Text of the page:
The days when Nigeria and Nigerians swelled in economic plenitudes and riches buoyed by crude oil are fast becoming vanishing memories. Each day raises new dent in the economic barn of the Africa’s largest economy, yet the pitiably poorest in terms of the yawning gap between a privileged few, whose prosperity reeks of shoddiness and corrupt practices, and a large amount of miserables – the masses.
This straining phase of Nigeria’s existence did not just ghost in without a prior warning; the devil came after a billion minute persuasions and coaxing. Corruption, profligacy and improvidence in different degrees were and are the tools with which Nigerians, from the top to the base, toasted and are still courting the mite of economic woes into the land.
Nigeria’s political elites and their variegated cronies across all sectors, have become world-famous veritable despoilers of their country Commonwealth. The present harsh economic woe of the country is the culmination of these elite’s plundering. Perhaps they had been consciously blind to the various dark portraitures they had managed to evinced from foreigners, especially from the West, in relation to their fantastic debelitating act, when they suddenly morphed into scrupulous patriots cavilling at the truism in the former British Prime minister’s famous, but apt epithet…
David Cameron had surely seen much of the corruption harvest of Nigerian politicians and other privilege thiefing class freighted to his country on daily basis. He could have got notice of another of such now routine exercise on that very day he made his Nigerians are “fantastically corrupt.”
It is therefore not surprising that one of the beneficiaries of the pillaging business sought amnesty for his ilk. A distinguished Senator of the Federal Republic, Bassey Akpan, out of his sharp intellection, came out with a rather ingenious means of getting some of the stolen money -a whopping seventy percent- back into the country; an ingenuous admission, however, of the plunderous art that has overtime been perfectly mastered by the privileged class which he is part.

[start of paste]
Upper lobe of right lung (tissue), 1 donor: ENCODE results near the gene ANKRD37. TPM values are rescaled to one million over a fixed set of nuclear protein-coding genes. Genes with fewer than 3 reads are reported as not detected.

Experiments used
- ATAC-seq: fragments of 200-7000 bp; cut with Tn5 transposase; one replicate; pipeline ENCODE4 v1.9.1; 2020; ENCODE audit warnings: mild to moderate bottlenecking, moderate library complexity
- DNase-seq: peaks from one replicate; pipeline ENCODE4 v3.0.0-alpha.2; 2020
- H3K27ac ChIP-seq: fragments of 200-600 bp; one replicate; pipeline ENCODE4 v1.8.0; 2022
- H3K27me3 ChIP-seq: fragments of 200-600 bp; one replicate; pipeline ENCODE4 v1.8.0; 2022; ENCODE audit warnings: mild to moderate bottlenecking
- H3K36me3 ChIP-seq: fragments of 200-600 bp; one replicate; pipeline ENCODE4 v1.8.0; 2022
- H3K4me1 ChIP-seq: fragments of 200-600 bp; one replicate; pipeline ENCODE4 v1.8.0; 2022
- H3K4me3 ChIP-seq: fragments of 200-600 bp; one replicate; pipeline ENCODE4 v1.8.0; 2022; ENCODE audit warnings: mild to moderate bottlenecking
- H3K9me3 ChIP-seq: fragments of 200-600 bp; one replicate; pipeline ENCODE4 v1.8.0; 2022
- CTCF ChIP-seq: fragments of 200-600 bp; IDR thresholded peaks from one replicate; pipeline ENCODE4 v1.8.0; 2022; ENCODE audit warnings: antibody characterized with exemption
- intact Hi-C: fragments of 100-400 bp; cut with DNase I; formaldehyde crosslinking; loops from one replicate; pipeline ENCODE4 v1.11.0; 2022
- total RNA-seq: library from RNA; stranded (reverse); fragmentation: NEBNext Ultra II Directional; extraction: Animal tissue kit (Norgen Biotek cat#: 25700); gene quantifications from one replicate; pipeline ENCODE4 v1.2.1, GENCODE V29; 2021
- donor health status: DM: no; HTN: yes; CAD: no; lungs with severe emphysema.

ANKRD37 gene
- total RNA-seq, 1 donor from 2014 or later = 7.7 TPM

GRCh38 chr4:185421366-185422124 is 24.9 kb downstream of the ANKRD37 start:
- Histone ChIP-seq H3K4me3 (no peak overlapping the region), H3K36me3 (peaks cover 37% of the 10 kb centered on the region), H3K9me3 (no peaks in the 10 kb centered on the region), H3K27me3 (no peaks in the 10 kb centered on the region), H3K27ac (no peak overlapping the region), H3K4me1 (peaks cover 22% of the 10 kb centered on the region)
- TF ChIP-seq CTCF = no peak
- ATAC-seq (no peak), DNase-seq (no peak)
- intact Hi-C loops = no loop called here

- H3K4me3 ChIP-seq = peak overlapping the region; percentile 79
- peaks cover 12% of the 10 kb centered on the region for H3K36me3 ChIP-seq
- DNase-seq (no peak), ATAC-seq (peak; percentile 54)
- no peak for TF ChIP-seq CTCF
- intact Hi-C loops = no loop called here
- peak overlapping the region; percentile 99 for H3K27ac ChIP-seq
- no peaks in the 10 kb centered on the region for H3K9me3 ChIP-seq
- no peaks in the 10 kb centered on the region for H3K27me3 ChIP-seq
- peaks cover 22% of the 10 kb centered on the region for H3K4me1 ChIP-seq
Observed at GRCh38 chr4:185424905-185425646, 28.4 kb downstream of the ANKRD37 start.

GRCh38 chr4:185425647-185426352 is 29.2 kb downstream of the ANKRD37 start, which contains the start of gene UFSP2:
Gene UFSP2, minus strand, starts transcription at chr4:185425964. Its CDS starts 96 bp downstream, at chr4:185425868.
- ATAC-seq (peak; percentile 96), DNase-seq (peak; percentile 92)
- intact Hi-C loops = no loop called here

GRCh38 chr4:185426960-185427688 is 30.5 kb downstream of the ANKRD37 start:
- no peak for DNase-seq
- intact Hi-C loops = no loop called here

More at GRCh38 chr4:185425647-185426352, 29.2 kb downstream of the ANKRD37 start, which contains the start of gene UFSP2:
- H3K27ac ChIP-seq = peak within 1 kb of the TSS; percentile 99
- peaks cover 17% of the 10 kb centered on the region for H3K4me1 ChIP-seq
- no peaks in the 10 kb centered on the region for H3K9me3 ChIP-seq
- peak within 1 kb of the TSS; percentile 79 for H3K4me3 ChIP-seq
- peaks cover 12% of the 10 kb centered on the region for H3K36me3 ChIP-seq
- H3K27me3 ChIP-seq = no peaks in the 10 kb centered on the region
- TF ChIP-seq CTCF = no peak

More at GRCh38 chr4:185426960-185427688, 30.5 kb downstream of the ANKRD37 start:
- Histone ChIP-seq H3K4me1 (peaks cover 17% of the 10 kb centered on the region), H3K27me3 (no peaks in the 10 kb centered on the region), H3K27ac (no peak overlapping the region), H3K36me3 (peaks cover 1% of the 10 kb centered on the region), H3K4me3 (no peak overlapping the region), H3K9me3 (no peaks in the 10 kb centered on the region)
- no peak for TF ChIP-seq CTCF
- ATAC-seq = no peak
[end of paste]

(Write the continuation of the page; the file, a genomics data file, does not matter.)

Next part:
Moreover, along the economic rungs, from the base to the top, are many wrongs that are devastating the country. The art of corruption is well ingrained in the heart of most Nigerians that it is often the case of, the while you leap a rung to a higher one, the more you are expected to cart away the commonwealth. One is presumed a consummate fool who questions his own right to take from the ‘national chin chin.’ Many a Nigerian actually believes that stealing business is a turn-by-turn thing; so while it is your turn, fleece as much as possible. It is, therefore, not a surprise when Nigerians take umbrage at the trial of corrupt persons. ‘Everyone does it; it’s just that they’ve not be caught.’ This and other vindicative tunes play out of the mouths of many Nigerians, sadly.
The case of not saving for lean days was best exemplified by the capacity for rapacity that characterised the Jonathan’s era. When posterity looks back at that era, it will have to suspend its disbelief in men’s excessive drives for wealth that drove their country into almost economic comatose. Having one of the best economic teams in any government could not make the Jonathan-led government provident enough; nor the fact that the commander-in-chief of the Armed force rode into power on the goodwill of his people made him conscientious enough to safeguard their lives.